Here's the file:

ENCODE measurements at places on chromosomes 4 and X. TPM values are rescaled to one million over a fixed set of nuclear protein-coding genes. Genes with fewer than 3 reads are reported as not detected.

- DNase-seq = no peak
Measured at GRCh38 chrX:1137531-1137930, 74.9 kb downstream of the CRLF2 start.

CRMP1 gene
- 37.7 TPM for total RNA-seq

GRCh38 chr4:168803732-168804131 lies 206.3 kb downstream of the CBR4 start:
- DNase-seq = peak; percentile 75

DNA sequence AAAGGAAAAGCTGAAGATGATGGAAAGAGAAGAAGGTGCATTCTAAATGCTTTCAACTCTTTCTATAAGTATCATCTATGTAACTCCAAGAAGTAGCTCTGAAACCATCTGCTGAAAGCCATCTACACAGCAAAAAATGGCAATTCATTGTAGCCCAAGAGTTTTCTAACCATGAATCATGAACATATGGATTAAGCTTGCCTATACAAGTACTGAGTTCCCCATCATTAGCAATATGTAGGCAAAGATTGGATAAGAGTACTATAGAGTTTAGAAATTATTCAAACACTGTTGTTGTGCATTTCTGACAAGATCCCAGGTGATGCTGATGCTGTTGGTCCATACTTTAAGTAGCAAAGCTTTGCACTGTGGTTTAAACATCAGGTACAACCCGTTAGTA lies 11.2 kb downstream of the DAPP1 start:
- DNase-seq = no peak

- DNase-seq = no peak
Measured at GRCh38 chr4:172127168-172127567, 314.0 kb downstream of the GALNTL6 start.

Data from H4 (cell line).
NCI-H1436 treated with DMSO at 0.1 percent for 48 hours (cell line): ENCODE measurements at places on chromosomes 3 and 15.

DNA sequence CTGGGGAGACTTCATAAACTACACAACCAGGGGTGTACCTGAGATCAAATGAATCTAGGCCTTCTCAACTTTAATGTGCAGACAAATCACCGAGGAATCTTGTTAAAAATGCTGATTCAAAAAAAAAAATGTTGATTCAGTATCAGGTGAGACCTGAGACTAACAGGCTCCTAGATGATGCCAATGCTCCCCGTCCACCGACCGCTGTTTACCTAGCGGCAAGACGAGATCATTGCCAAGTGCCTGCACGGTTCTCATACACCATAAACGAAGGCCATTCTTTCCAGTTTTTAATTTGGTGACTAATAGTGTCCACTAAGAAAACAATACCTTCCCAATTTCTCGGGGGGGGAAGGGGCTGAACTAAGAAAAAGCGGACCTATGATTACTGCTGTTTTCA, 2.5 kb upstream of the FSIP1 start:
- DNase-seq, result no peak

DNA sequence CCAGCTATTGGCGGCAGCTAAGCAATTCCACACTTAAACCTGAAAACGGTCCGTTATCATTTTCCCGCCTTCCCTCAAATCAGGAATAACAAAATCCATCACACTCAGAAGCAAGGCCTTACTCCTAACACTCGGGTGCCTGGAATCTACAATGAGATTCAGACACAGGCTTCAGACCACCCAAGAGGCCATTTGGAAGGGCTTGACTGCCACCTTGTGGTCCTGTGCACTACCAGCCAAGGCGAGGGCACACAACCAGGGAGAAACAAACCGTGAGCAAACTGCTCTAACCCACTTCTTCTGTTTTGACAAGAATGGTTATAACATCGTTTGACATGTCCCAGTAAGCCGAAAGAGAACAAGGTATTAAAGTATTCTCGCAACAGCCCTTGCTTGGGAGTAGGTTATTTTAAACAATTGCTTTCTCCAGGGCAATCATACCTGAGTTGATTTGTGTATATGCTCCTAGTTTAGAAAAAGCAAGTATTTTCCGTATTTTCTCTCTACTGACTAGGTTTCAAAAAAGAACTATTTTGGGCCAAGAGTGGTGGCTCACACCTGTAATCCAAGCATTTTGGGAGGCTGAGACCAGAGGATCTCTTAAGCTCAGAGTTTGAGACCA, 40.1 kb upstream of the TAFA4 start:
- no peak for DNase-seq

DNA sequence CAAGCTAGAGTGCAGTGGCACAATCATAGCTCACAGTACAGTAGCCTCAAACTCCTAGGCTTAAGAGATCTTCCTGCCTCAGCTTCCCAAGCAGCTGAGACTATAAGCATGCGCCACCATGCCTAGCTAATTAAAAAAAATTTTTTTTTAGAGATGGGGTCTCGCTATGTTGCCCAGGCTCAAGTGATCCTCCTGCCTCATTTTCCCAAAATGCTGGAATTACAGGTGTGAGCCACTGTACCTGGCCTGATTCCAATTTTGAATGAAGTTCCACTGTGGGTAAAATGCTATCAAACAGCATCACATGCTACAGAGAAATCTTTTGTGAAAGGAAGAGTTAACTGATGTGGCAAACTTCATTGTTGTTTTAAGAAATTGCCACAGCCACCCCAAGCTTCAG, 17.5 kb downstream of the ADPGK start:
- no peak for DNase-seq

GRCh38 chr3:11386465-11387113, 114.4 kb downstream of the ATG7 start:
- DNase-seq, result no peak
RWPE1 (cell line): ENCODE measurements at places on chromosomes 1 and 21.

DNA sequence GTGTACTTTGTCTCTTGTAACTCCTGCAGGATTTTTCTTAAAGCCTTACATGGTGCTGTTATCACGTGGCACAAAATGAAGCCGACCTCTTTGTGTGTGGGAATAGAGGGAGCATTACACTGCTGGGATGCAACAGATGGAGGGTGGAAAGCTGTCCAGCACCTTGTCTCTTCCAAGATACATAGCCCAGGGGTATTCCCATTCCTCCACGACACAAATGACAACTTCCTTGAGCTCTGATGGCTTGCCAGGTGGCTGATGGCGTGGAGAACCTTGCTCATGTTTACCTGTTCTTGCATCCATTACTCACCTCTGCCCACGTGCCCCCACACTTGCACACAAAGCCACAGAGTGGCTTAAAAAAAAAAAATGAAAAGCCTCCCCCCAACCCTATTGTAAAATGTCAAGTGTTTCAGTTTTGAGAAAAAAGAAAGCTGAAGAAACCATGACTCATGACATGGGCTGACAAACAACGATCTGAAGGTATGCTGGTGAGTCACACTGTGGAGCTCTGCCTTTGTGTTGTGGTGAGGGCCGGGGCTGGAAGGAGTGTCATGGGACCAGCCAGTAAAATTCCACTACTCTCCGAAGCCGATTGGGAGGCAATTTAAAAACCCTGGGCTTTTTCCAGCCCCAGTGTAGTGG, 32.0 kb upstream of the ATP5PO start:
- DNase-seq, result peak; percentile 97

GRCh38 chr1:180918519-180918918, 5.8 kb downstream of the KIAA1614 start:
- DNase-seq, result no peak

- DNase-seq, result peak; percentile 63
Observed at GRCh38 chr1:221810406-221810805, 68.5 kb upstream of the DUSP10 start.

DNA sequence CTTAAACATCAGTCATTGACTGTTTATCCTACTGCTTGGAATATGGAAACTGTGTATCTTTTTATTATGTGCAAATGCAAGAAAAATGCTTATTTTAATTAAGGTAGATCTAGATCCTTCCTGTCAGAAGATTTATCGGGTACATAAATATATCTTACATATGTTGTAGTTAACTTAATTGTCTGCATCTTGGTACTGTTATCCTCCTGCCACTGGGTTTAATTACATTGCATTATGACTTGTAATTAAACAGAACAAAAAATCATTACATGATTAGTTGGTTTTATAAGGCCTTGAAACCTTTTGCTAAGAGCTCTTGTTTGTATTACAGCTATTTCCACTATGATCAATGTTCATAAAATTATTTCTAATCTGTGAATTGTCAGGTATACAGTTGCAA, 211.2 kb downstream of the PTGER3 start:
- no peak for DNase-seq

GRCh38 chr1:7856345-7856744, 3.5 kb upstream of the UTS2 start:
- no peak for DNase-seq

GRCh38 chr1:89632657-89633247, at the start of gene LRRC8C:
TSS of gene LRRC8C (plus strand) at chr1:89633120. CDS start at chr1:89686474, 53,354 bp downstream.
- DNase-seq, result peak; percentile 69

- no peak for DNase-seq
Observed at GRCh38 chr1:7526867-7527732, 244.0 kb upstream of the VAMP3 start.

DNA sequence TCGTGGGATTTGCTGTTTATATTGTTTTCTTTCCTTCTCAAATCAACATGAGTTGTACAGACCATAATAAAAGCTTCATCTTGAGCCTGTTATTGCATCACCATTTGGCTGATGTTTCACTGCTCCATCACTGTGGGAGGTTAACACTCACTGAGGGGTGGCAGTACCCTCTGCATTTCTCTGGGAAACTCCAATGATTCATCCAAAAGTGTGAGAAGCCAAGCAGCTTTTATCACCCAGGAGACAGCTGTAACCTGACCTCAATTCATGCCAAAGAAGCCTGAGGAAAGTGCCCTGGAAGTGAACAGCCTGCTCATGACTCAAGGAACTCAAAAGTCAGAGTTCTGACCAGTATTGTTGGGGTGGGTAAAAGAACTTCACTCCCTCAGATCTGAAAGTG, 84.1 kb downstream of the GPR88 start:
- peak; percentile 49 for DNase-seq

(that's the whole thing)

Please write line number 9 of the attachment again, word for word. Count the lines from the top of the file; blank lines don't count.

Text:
- DNase-seq = no peak